Inquiry update

Review of the Native Title Act

The Native Title Inquiry team released an Issues Paper on 20 March 2014. It includes questions about what, if any, changes could be made to improve the operation of Commonwealth native title laws and legal frameworks concentrating on two key areas: ‘connection requirements relating to the recognition and scope of native title rights and interests; and any barriers imposed by the Act’s authorisation and joinder provisions to claimants’, potential claimants’ and respondents’ access to justice’.

The Issues Paper is available in HTML, PDF, and as an ebook.

The ALRC is seeking written submissions in response to the questions and issues raised in the Paper.

The legal team is now embarking on a national round of consultations in Brisbane, Perth, Broome and Adelaide, and then next month will travel to Melbourne and Canberra for further consultations.

Serious Invasions of Privacy

A Discussion Paper will be released next week outlining the ALRC’s proposals for a detailed design of a Statutory Cause of Action for Serious Invasions of Privacy and a number of further proposals addressing ways in which the law may reduce serious invasions of privacy in the digital era. This is the second and final stage of broad public consultation in this Inquiry. Submissions will be due to the ALRC by 12 May 2014. We will notify Privacy enews subscribers as soon as the DP is available.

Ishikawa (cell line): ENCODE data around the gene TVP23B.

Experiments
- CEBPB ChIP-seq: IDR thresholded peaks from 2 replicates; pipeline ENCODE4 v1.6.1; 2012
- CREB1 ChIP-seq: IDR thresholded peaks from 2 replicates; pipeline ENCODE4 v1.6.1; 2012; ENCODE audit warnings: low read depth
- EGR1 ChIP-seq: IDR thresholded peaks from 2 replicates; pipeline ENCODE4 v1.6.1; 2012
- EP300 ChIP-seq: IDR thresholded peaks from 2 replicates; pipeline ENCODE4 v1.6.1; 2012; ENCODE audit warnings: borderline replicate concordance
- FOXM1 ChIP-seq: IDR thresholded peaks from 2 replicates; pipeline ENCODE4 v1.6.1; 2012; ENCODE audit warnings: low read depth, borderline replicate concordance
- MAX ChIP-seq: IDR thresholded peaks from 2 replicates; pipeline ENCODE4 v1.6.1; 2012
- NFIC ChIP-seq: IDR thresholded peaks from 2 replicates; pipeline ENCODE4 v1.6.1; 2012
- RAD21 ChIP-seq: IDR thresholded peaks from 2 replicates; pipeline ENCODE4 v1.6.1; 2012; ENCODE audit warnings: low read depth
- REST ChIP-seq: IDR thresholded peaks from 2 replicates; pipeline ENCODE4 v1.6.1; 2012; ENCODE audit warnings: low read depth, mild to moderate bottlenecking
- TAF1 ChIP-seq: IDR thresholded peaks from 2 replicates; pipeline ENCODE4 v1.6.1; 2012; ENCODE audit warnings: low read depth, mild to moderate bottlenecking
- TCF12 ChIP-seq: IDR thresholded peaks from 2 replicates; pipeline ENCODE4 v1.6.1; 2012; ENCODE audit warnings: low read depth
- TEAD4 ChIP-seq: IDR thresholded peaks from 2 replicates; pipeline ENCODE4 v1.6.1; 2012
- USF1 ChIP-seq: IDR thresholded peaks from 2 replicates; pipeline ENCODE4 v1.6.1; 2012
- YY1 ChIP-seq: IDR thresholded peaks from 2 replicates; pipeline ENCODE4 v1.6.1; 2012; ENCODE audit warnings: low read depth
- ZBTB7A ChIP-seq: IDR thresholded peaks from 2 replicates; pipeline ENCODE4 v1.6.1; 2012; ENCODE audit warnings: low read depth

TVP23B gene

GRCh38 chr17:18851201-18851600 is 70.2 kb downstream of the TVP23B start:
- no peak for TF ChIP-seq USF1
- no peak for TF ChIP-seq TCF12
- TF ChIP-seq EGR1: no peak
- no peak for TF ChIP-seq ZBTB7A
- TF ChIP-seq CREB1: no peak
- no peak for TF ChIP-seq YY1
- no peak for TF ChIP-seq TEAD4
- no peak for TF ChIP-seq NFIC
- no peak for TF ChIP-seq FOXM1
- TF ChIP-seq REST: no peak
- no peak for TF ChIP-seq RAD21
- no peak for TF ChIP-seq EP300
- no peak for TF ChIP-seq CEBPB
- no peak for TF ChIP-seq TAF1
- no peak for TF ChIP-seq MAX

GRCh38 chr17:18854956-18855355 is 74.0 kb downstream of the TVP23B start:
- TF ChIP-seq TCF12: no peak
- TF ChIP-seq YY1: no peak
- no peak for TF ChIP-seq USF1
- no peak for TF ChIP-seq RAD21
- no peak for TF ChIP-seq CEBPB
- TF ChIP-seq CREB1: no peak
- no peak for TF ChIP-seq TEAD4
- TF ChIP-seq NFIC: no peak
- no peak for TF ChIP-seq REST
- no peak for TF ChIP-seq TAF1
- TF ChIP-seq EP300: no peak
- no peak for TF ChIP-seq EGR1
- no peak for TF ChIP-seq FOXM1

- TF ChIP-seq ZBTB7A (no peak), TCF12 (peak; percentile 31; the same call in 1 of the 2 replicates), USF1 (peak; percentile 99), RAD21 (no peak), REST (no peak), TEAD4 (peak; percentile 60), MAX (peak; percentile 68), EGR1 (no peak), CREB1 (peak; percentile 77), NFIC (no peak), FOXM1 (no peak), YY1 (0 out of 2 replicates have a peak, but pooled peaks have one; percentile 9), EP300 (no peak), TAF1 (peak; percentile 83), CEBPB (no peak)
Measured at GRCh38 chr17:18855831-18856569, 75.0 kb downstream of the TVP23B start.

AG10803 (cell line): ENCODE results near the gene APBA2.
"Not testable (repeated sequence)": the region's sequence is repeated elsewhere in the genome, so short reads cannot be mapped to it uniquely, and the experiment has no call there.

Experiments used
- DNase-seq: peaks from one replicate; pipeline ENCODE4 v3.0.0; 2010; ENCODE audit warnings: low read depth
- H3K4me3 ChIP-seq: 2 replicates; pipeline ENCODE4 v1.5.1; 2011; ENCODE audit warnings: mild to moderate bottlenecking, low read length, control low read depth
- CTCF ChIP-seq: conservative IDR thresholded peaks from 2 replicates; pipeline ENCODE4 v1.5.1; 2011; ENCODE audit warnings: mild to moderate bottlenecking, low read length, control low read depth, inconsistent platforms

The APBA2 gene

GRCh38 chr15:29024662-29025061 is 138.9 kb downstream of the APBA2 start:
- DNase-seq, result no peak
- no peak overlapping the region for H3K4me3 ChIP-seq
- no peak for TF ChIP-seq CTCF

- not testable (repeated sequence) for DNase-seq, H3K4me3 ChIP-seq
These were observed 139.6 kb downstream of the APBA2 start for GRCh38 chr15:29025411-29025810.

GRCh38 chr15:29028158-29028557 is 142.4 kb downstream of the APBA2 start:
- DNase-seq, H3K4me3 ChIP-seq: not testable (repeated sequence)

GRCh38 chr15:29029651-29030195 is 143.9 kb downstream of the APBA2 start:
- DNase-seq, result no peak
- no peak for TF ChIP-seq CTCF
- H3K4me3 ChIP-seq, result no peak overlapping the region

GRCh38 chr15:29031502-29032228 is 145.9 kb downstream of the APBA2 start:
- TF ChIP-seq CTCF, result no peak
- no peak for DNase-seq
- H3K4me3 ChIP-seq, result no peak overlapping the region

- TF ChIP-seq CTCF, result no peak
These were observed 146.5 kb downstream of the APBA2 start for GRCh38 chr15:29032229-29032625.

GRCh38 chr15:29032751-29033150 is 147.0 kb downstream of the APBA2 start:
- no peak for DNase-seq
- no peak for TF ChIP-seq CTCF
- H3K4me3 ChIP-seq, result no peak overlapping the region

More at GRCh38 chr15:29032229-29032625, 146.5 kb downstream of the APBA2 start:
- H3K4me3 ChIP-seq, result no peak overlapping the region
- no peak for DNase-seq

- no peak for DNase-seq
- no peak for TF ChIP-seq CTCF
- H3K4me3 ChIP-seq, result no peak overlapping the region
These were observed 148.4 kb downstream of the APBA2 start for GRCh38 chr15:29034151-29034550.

Commissioner in charge of the Inquiry, Professor Barbara McDonald, will be presenting a public talk tomorrow at the Sydney Law School – ‘Private Lives, Public Spheres’.  She will explore the way the law, in Australia and other countries, has developed protection of personal privacy. Professor McDonald will also outline the proposals that will be made in the ALRC Discussion Paper to be released next week.

Equality, Capacity and Disability

The Disability team has been busy with consultations and last month travelled to Melbourne to meet with a range of stakeholders and experts and to attend the “Imagining Social Equity” conference. Next week the team travels to Perth for further consultations. We expect to release a Discussion Paper in mid May, and will call for submissions at that time—due at the end of June. The ALRC has produced an Easy English Issues Paper for the Inquiry and we are very happy to announce that we now have an Auslan version of our information about law reform and our consultation processes.

Copyright and the Digital Economy

The Report for the Copyright Inquiry, Copyright and the Digital Economy (ALRC Report 122) was tabled in Parliament on 13 February 2014. The Report contains 30 recommendations for reform. The key recommendation is for the introduction of a fair use exception to Australian copyright law. 

There has been massive interest in this Inquiry and in the six weeks since the report was made available around 5000 people have visited the report web page, there have been more than 70 media items about the report, and the recommendations have been debated at numerous events, such as the ADA Copyright Forum and the Copyright Law & Practice Symposium.

The Report is available from the ALRC website in a variety of formats.

The Attorney-General has made statements in relation to the ALRC recommendations: